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By far the most popular vegetable grown during the gardening season is the tomato. Red, firm, succulent an absolute delight to behold. No fat or cholesterol to worry about, a minimum amount of calories, and chock-full of vitamins and minerals. Cook it, dice it, slice it or eat it right off the vine. Add salt, pepper or salad dressing, or just enjoy it for its natural taste. This column is beginning to read like a script from the food channel. Perhaps we should leave, but only for a moment, the feasting pleasures of the tomato and direct our attention to selecting, growing and harvesting the crop.
Tomatoes come in four basic varieties, usually according to size. They are the cherry, medium, plum and beefsteak. Some of the more common varieties of these type tomatoes include the gardeners delight cherry tomatoes, Better Boy medium tomatoes, Roma plum tomatoes and Beefmaster beefsteak tomatoes. To be sure, each year horticulturists develop improved varieties of these basic species. Indeed for a change in both color and taste, you may wish to try a yellow tomato.
In general, cherry and medium tomato plants will mature in about 60 to 65 days. Most plum and beefsteak tomatoes mature in about 70 to 80 days. Carefully selecting the correct variety will allow the patient gardener to have a crop of tomatoes from early July through September.
By the time you are reading this column, you are approaching the ideal season for planting tomato seedlings. Generally, I plant the seedlings after the danger of evening frost has passed most often by mid-May. I select seedlings that are pot grown and are about 6 to 8 inches long. The leaves should be a full, rich green color, and the roots should be white. I avoid plants that are root bound or where the leaves are yellow and hang on scraggly stems.
Tomatoes require three basic ingredients to grow properly and to yield a bumper crop. The first is a soil that is humus rich. Compost-enriched soil and weekly feeding will be required to meet the nutritional needs of this fast-growing plant.
Tomato plants prefer a sunny location that is somewhat protected from wind and the excessive heat that generally occurs mid-day during July and August.
Finally, these plants consume a huge amount of water. They wilt easily, even after being watered in the morning. Better to water the plants several times during the day than to provide a drenching watering once a day.
If the preparation is done properly, you should begin to see clusters of yellow flowers developing throughout the plant. The yellow flowers signal the location for the future development of the tomato, singular for the beefsteak, and often in clusters for the cherry. As the fruits develop, the tomato plant will begin to sag from the weight of the vegetation. Tomato plants must be tied to a stake or wire cage for support. Some tomato plants can grow to 6 to 8 feet; thus the stakes have to be rather thick and tall to support these heavily fruited plants.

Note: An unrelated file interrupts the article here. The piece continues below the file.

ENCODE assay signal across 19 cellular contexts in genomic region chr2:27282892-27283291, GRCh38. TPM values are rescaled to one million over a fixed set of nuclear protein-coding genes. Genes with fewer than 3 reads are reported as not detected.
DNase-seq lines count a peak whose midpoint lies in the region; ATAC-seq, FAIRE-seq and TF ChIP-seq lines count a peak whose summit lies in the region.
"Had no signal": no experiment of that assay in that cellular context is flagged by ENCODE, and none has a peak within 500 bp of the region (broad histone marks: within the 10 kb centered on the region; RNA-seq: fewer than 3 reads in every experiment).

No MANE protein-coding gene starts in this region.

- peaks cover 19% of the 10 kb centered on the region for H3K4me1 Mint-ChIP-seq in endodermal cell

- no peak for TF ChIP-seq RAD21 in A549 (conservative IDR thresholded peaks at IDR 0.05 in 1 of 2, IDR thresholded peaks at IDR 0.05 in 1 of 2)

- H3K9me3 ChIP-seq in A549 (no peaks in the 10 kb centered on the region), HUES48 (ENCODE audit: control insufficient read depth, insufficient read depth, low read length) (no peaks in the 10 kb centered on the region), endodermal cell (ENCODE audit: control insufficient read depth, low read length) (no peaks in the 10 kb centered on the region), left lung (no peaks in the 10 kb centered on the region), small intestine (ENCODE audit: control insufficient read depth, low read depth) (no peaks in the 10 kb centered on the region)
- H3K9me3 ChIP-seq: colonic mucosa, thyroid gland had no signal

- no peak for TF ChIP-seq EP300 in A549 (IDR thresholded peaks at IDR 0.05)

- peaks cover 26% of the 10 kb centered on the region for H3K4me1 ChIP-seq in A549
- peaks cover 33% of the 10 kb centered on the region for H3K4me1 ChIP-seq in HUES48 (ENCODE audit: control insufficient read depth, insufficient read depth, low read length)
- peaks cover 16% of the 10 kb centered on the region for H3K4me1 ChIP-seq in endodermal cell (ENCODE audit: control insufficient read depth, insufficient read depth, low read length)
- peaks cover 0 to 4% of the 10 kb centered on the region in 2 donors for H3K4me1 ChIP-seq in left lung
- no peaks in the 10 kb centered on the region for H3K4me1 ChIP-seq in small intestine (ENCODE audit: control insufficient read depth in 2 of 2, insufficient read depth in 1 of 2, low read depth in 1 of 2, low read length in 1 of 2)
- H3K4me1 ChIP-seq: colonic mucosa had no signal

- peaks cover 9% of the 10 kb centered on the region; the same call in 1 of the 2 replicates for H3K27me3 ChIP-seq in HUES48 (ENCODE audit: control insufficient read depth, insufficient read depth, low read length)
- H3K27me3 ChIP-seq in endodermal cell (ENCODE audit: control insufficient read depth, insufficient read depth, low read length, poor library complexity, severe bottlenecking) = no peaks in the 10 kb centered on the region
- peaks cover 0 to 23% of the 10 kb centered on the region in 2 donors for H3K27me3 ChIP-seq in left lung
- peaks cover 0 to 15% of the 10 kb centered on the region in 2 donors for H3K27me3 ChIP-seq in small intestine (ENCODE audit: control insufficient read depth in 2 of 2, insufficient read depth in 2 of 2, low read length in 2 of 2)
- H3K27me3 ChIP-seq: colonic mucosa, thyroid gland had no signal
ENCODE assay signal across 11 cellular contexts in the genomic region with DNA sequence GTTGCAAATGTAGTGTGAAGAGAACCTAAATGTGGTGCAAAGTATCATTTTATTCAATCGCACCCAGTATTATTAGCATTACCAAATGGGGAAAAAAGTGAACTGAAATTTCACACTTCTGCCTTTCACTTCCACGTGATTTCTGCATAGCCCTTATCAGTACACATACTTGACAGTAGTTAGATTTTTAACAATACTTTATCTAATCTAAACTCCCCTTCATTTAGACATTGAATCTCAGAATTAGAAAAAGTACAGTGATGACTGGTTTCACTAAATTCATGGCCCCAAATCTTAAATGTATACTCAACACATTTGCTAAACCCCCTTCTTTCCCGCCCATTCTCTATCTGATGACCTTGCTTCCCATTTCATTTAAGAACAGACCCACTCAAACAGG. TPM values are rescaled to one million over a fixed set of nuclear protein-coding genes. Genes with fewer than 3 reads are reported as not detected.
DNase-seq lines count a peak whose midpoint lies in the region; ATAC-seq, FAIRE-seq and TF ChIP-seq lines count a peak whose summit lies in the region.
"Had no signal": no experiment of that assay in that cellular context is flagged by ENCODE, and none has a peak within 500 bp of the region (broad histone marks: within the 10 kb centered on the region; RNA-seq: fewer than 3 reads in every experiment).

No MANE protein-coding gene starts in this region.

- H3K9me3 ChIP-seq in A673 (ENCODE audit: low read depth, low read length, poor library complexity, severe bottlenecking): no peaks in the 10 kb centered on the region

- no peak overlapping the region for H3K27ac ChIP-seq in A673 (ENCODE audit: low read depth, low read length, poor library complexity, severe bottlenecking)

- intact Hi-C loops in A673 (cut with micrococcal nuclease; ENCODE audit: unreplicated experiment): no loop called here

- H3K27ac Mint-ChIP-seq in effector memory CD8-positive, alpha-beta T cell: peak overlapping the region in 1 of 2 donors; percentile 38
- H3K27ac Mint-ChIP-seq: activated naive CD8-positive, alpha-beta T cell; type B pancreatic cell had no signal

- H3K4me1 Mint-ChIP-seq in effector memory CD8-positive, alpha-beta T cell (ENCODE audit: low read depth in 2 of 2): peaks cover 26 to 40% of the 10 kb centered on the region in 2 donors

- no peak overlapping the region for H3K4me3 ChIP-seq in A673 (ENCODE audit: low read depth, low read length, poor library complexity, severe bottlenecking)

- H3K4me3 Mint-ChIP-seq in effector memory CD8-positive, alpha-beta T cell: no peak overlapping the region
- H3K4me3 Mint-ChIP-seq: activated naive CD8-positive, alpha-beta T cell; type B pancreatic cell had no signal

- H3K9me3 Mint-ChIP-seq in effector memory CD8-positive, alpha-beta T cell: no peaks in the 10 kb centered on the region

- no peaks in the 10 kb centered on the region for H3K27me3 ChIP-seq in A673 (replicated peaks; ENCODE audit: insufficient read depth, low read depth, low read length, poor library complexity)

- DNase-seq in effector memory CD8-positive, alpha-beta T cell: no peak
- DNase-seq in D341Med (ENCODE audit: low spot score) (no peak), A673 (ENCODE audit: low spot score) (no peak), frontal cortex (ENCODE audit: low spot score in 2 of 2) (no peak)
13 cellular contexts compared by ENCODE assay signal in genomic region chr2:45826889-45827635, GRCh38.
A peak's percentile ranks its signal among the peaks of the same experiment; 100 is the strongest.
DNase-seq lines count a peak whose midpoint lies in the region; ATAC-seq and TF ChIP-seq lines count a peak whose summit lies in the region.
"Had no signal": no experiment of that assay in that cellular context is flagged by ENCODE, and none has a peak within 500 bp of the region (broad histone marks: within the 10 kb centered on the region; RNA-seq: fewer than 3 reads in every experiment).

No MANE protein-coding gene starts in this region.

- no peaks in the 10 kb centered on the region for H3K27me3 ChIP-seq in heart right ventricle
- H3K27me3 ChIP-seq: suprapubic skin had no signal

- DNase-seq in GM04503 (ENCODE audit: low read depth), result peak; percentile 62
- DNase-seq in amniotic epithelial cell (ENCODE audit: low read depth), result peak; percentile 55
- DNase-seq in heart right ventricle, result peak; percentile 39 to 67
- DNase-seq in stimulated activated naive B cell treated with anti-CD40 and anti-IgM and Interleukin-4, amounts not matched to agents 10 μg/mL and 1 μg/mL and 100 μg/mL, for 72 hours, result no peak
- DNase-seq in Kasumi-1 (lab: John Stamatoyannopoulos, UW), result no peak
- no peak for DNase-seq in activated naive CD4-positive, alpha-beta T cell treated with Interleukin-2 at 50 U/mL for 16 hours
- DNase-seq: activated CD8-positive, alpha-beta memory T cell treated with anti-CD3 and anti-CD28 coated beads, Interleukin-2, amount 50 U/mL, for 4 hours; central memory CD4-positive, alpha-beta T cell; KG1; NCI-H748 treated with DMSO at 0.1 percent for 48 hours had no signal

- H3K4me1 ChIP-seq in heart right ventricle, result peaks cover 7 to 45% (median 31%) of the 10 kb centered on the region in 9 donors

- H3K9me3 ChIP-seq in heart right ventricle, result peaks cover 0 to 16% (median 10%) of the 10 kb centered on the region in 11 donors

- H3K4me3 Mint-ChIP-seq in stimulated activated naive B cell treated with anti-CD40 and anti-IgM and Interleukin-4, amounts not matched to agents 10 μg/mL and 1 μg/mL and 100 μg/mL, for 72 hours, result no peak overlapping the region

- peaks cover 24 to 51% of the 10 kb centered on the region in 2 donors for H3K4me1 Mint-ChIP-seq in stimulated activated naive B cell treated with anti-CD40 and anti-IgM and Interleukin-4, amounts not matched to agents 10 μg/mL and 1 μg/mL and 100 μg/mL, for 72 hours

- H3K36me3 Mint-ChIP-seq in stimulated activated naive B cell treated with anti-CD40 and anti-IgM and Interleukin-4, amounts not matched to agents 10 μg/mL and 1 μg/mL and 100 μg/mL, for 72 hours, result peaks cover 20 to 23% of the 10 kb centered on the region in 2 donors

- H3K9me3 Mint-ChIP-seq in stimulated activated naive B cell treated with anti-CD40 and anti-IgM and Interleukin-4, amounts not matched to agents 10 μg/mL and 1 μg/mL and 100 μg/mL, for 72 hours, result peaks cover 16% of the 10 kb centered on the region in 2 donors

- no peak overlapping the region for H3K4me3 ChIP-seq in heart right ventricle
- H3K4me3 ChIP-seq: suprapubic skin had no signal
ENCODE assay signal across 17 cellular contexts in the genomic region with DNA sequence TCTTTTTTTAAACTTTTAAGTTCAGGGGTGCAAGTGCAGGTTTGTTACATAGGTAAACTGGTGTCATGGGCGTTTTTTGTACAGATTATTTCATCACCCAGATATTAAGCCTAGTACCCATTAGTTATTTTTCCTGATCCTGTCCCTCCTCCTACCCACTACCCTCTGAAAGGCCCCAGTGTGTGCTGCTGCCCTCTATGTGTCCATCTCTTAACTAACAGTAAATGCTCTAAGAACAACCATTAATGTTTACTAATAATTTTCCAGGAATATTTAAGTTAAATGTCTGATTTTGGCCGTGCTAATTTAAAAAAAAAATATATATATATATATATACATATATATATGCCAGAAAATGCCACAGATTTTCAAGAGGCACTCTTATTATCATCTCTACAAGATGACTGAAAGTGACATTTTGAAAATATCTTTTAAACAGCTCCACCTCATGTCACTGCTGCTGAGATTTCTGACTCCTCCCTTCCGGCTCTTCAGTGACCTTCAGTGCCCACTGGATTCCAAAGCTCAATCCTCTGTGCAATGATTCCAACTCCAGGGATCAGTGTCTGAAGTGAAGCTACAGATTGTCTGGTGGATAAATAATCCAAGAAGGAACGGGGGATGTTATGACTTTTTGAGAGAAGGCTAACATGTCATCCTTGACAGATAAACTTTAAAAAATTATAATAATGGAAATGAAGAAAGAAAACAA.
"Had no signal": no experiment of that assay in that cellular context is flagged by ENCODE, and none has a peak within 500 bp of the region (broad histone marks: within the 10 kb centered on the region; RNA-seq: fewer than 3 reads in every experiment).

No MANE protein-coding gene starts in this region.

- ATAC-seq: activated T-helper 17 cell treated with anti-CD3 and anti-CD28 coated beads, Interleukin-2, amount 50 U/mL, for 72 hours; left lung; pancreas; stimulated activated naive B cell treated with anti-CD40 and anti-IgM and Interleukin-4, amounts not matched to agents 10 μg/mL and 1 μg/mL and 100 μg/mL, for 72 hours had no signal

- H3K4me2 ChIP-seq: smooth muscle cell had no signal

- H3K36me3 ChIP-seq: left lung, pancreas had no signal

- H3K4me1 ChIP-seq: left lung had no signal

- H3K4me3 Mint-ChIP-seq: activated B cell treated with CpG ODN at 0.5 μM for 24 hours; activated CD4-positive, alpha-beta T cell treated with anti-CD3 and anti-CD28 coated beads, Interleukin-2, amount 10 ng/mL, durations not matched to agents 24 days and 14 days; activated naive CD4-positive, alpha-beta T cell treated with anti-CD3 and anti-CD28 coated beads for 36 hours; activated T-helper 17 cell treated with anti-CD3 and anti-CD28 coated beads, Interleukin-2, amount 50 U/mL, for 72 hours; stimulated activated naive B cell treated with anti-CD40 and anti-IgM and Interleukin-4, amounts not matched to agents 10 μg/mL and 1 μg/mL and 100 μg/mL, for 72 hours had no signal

After four to six flower bunches have grown, you might wish to pinch the top of the plant in order to inhibit any additional vegetative growth. The plant now will focus on the production of additional flowers and resulting fruit, instead of growing taller.
The most common problem that occurs in growing tomatoes involves the appearance of split skins. The cause usually is irregular watering. The gardener who waters heavily one day and allows the plant to dry the next will cause the skin of the developing tomato to split. As suggested earlier, give these plants a steady supply of water. If it is particularly hot, you may consider watering the plants several times during the day.
Aphids and other pests sometimes menace your plants. These six-legged creatures enjoy the vegetation almost as much as you do. I am not in favor of using chemical pesticides on vegetation I intend to eat; therefore, the best control is biological. One suggestion is to plant marigolds, poppies and nasturtiums between your plants because they attract insects that eat tomato pests such as aphids.
Holes in fruits may signal the presence of the dreaded tomato hornworm. Remove the damaged fruit and pick off the caterpillars. The hornworm is a rather large caterpillar; its presence is easily discovered. Several species of wasps may help you in this effort. Some wasps lay eggs on the caterpillar; the larvae drive into the caterpillar after they have hatched from their eggs and mature in the now deceased host.
Just as too little water becomes a problem, too much water also can cause severe problems. A clue to overwatering or when we experience a particularly wet summer is brown leaves and black stems. Calcium deficiency and irregular watering can cause a condition known as blossom-end rot. The symptoms include a brown leathery appearance on the bottom of the fruits. Once more, regular watering, coupled with a fertilizer that includes some calcium will prevent this condition.
When the season is over, pick the still unripe red tomatoes and place them in a container or bag with some ripe apples or bananas. The ripening agents released by these fruits will stimulate the tomato plant to ripen as well.
Questions or comments on gardening and plant care should be addressed to The Plant Doctor. C/o Queens Publishing Company, 41-02 Bell Boulevard, Bayside, New York 11361.Or e-mail Harvey.Goodman@att.net
©2002 Community Newspaper Group
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